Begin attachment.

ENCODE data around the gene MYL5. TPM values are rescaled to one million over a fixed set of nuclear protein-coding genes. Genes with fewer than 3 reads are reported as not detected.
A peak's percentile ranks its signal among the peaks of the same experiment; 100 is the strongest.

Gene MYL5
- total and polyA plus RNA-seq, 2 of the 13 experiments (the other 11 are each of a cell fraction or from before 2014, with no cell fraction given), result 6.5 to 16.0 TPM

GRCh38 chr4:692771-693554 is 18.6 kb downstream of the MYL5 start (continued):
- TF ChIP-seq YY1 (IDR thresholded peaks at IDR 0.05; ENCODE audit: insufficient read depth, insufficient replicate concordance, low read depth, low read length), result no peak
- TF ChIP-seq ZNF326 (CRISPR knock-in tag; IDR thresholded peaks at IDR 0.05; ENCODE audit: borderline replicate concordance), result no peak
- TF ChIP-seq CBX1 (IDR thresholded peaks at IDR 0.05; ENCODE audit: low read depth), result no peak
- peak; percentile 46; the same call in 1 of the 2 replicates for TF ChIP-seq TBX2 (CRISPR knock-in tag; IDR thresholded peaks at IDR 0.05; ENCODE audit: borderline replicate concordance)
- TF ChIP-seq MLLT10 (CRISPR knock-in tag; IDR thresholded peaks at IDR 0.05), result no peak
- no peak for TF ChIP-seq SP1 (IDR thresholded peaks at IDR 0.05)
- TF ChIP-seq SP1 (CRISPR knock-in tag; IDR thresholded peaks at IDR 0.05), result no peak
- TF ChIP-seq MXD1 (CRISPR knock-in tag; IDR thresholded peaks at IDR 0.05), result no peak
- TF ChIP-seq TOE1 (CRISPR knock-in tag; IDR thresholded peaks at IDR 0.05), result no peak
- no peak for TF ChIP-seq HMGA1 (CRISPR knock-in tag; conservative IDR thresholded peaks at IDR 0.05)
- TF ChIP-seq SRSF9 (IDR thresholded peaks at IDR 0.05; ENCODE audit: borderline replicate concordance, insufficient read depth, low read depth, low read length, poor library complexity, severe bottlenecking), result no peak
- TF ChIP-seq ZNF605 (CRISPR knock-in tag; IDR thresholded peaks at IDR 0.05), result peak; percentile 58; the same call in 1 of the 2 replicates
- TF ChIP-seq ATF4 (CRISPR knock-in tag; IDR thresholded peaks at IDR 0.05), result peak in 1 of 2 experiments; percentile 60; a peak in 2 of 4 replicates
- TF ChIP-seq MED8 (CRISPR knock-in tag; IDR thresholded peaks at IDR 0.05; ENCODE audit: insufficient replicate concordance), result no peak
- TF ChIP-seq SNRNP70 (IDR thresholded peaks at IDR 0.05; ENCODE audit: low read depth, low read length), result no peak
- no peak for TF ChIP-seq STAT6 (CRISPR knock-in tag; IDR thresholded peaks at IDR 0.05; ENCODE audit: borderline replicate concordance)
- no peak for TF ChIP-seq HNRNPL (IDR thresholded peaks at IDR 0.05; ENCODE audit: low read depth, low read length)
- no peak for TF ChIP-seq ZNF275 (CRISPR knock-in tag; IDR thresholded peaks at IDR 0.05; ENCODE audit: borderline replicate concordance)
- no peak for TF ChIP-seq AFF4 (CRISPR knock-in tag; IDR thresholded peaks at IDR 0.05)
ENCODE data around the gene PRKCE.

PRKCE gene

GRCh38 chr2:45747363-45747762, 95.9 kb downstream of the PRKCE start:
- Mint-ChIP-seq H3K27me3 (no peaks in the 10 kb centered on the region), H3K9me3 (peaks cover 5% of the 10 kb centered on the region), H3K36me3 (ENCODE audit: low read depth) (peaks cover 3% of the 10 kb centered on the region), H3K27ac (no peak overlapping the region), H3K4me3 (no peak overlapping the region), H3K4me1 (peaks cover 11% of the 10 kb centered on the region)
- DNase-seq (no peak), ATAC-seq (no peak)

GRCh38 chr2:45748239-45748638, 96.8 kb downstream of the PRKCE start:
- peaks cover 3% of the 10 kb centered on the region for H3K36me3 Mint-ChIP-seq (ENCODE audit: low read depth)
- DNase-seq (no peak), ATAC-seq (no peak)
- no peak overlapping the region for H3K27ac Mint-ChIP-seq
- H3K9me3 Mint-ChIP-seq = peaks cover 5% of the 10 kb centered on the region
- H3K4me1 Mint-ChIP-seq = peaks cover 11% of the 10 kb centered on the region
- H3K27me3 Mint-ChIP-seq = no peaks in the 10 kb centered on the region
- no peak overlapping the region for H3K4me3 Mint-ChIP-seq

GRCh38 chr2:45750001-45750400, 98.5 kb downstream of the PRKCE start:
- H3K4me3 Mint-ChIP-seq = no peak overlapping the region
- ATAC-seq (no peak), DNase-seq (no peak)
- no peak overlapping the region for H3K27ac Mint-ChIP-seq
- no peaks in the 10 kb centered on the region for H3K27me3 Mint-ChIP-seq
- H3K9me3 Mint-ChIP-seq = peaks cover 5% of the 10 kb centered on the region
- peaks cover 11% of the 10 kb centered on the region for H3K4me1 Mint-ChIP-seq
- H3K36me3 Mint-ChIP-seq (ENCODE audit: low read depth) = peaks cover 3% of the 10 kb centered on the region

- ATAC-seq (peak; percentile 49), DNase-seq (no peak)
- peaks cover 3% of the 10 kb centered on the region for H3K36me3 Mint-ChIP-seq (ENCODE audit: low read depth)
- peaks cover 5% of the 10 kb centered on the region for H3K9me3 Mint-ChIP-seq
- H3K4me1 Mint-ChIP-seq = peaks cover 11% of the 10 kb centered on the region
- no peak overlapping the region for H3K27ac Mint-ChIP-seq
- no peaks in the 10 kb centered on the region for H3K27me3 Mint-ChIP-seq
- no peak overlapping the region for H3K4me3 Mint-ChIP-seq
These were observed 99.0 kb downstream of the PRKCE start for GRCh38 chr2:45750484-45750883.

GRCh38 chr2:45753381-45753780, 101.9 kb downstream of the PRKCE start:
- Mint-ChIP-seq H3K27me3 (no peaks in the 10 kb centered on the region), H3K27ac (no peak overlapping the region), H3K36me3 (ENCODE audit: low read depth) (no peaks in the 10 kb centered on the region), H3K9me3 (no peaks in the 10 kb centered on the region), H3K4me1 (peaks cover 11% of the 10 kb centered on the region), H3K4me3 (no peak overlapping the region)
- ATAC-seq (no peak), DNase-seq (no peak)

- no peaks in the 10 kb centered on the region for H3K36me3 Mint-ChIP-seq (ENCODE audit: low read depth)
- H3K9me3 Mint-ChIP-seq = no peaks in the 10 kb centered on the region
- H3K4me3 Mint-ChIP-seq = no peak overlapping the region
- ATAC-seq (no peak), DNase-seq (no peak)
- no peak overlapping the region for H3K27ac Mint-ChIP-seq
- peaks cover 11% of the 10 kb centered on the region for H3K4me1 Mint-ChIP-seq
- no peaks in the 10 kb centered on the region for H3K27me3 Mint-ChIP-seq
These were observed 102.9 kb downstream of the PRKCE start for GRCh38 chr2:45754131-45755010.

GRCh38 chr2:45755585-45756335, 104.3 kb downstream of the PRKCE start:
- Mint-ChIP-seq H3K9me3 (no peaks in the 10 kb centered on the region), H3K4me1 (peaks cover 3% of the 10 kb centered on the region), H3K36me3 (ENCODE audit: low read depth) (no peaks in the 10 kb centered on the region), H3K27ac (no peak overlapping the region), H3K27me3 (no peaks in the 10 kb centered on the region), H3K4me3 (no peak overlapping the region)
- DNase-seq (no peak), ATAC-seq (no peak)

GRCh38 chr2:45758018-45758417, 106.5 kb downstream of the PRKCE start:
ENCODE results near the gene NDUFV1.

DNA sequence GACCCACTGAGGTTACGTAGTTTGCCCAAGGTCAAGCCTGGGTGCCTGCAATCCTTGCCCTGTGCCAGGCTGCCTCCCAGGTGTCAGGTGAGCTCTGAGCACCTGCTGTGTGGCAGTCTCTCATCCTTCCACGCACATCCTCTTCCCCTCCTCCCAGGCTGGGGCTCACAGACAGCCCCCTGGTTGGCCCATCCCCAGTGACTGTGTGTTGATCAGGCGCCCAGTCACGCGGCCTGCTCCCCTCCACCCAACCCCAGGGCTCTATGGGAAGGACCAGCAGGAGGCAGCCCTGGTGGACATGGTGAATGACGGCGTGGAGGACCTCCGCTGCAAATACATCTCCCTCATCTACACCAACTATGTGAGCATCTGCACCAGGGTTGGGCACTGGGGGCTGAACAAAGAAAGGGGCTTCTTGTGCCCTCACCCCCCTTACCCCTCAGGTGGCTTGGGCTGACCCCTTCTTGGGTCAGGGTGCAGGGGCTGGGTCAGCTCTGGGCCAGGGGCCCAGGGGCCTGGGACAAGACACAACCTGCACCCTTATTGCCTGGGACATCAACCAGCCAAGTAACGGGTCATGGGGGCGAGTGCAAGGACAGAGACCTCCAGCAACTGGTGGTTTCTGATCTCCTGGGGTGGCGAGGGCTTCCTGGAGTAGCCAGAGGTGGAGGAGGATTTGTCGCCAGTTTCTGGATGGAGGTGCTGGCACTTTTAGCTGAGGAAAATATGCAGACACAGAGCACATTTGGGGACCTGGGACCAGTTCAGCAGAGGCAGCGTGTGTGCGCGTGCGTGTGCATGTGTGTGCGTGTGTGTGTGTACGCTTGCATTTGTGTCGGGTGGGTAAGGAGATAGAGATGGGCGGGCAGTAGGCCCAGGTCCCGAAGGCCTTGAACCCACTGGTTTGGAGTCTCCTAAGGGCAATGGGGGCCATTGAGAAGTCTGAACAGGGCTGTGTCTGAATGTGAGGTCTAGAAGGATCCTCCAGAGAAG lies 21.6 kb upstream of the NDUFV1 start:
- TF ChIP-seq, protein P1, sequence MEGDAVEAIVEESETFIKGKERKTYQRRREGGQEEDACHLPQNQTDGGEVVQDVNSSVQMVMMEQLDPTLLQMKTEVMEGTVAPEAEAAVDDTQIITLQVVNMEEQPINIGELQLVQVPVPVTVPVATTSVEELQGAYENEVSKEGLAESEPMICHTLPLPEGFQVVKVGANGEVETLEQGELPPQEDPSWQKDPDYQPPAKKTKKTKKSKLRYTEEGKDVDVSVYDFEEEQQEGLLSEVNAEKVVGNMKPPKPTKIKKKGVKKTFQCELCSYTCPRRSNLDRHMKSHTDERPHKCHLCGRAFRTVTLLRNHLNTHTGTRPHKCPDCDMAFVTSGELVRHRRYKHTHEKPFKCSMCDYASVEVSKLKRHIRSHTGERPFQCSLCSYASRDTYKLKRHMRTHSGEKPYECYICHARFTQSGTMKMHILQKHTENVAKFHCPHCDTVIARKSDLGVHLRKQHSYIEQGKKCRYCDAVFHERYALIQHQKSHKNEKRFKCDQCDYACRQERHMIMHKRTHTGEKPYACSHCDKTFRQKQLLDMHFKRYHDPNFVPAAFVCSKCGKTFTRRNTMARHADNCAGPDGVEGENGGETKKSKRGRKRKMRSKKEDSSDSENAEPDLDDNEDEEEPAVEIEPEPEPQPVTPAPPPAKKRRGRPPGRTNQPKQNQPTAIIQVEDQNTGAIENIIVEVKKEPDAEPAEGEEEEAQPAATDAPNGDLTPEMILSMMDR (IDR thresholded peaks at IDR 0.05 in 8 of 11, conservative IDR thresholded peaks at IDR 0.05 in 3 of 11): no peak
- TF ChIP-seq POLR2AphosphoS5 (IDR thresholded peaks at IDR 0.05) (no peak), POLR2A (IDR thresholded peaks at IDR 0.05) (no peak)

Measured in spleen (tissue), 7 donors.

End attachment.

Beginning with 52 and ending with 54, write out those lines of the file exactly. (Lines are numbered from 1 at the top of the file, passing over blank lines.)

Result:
- no peak overlapping the region for H3K4me3 Mint-ChIP-seq
These were observed 99.0 kb downstream of the PRKCE start for GRCh38 chr2:45750484-45750883.

GRCh38 chr2:45753381-45753780, 101.9 kb downstream of the PRKCE start: